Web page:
Take profits in day trading

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When do you cut your position? Should you let your trade carry or take your profits? These are questions that are often asked by novice traders. Earnings management is very important in day trading, it allows you to cover your losing trades and maximize your account’s performance.

A winning day trading position can be closed for several reasons:

- The stop loss is triggered (see Stop loss management in day trading)
- Appearance of a divergence
- Detection of a reversal candlestick
- Detection of a resistance/support zone
- Profit target met

Difference between day trading and swing trading



Day trading should not be confused with swing trading.

With swing trading, the objective is to capture a large trend movement, which implies accepting rebounds/corrections. Swing positions have long-term objectives, the potential gain is large. In return, swing traders accept letting the trade breathe and not sticking too close to the price with a stop loss. Theposition is cut if the objective is reached or if your stop loss is hit.

In day trading, the objective is to take as many points/pips as possible without suffering major rebounds/corrections. It is about taking a simple bullish/bearish impulse. Protecting your winnings and minimizing your losses must be a priority. This requires increased monitoring of your positions.

Profit taking on divergence



Divergences are very powerful tools to detect the risks of technical corrections/rebounds. The longer the unit of time, the more relevant they are. To learn more about the differences, you can consult: technical analysis divergences.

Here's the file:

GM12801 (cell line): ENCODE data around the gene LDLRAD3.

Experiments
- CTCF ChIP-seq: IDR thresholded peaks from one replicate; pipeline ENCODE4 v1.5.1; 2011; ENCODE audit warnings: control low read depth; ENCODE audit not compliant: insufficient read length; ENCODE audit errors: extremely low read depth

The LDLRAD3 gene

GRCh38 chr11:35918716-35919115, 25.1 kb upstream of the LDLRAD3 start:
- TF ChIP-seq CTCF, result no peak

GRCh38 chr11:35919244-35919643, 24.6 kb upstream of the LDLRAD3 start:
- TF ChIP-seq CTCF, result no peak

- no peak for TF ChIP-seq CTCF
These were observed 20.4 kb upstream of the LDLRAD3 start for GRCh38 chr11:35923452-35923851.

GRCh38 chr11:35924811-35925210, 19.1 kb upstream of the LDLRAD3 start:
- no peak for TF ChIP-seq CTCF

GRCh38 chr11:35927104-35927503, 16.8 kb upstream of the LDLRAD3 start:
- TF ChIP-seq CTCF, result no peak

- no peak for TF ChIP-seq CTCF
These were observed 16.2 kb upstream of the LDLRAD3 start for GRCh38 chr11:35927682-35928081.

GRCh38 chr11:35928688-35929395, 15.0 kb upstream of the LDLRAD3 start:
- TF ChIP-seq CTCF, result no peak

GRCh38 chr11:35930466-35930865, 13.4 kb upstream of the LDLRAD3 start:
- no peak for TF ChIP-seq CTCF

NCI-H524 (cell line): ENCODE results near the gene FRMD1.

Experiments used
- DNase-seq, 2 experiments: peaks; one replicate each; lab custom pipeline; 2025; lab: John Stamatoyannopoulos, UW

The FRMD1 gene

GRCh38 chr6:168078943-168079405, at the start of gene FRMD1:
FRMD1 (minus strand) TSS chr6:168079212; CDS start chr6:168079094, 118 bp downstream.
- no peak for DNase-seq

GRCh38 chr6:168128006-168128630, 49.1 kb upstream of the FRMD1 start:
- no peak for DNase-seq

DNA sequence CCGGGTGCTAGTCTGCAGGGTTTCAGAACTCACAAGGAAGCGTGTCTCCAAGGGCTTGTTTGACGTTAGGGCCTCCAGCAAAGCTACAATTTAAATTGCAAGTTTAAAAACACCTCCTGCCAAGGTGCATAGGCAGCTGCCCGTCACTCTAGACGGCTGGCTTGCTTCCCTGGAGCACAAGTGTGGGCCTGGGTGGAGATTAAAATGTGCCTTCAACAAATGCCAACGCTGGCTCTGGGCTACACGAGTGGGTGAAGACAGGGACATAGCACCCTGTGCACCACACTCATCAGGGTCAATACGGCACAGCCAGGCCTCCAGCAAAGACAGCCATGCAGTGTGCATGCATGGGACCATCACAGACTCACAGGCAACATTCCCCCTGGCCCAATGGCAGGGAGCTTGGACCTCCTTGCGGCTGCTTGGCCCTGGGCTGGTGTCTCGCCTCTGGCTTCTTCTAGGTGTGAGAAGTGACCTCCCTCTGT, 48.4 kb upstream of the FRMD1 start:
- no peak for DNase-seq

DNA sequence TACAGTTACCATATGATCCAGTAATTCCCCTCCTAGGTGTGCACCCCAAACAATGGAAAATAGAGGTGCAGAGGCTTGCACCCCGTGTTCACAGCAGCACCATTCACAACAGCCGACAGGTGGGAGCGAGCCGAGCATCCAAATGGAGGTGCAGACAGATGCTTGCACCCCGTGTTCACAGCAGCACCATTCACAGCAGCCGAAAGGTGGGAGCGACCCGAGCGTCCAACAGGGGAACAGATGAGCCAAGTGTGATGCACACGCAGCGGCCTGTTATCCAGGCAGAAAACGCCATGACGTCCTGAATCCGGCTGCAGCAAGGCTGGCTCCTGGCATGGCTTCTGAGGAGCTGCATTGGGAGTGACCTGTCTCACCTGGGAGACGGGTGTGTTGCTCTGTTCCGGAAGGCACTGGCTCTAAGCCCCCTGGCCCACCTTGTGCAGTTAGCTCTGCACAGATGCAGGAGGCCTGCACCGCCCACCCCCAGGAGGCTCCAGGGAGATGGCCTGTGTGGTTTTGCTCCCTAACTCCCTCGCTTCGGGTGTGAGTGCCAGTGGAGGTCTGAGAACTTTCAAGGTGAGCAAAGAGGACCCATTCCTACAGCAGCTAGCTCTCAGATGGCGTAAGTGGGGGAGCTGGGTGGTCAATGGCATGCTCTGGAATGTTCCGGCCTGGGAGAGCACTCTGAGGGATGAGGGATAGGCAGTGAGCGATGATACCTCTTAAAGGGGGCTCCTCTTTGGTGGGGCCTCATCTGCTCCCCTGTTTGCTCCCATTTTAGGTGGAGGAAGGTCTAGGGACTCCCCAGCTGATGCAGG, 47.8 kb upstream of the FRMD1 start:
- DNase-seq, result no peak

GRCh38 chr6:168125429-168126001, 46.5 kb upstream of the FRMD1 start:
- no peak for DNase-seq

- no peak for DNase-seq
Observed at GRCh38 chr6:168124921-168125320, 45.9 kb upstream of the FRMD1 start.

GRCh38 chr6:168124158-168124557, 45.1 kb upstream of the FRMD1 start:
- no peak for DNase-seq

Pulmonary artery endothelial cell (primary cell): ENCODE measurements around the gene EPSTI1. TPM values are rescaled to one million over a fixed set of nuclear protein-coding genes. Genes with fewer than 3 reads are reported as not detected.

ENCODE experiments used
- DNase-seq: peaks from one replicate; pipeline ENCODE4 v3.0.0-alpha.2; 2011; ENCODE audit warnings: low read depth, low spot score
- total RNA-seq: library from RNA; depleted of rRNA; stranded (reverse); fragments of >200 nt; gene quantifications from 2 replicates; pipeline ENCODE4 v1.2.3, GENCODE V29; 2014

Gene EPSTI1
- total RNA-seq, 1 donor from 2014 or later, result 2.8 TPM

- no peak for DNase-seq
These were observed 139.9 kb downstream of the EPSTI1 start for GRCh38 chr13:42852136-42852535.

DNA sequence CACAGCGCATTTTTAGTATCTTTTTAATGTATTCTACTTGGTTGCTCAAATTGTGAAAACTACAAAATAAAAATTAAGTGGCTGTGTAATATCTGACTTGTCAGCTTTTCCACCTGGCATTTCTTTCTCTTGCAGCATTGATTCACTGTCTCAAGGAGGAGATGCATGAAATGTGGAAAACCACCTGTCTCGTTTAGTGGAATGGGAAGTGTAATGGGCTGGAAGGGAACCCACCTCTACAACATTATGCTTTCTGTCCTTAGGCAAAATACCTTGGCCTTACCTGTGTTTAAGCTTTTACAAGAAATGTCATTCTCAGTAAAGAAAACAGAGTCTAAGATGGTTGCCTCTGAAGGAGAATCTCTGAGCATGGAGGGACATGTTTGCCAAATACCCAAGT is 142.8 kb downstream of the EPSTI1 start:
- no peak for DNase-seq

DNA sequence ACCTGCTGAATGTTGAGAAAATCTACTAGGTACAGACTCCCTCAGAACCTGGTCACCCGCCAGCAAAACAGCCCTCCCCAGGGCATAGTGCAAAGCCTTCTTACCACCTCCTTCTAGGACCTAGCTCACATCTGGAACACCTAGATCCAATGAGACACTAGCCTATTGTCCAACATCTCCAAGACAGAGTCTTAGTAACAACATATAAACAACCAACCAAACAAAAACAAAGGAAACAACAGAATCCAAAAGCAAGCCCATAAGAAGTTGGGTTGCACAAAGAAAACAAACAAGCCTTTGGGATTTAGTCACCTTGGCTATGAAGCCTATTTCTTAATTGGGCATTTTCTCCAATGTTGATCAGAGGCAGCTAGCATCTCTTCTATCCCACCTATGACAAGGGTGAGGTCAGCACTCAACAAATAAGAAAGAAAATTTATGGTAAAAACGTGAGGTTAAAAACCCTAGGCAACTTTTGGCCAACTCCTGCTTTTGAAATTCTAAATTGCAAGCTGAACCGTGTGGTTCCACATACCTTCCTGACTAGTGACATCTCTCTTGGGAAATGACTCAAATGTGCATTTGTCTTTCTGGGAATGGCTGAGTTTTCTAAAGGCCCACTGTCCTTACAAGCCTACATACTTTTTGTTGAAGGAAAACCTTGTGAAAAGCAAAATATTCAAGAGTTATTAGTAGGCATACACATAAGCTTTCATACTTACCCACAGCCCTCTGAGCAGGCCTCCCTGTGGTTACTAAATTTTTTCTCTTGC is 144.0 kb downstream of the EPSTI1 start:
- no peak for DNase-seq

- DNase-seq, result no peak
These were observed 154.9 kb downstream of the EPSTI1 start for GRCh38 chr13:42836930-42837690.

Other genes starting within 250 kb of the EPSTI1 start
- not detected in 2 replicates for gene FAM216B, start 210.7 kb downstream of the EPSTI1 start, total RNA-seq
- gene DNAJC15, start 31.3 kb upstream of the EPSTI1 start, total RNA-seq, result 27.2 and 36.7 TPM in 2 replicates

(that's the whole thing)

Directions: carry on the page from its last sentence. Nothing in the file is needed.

If you detect a divergences on your trade’s time unit, you can take your profits. The divergence is even more relevant if it intervenes on the level of a support/resistance.

Profit taking on a reversal candlestick



Japanese candlesticks are very good tools to interpret traders' psychology in the market. They work on all time units. To learn more about Japanese candlesticks, you can consult: Japanese candlesticks.

You could study reversal candlesticks and particularly the dojis that appear as a result of a bullish/bearish wave. These dojis are often a sign of technical rebound/correction.

The most common patterns of Japanese candlestick reversals are the hanging man and the shooting star in bullish trend, the hammer and the inverted hammer in bearish trend. We could also mention the bearish/bullish engulfing. These few configurations can help you to avoid a rebound/correction and take your profits at the right time.

Taking profit on resistance/support area detection



As new candlesticks are formed during your trade, you get additional information. If the price seems to stop in a precise zone without real justification, it is certainly because you missed a resistance/support zone.

Do not hesitate to zoom out your chart to identify a trend line, a chart pattern or a support/resistance level that you might have missed during your first analysis. If you find nothing, look at the longer time units. If the price tests a longer term support/resistance, the risk of correction/technical rebound is significant. You can then decide to take your profits.

Taking profit on target achieved



Once you reach your goal, take your profits. The only scenario where you might decide to let your trade run is a powerful bullish/bearish rally. This can be seen visually at the "head" of the candlesticks. If the candlesticks are large, with a long body and there has been no technical rebound/correction, you might decide to keep your position. But be careful, in this case, tighten your stop loss to protect your winnings. This is about enjoying a continuation of the ongoing rally, not turning your trade into a swing position.

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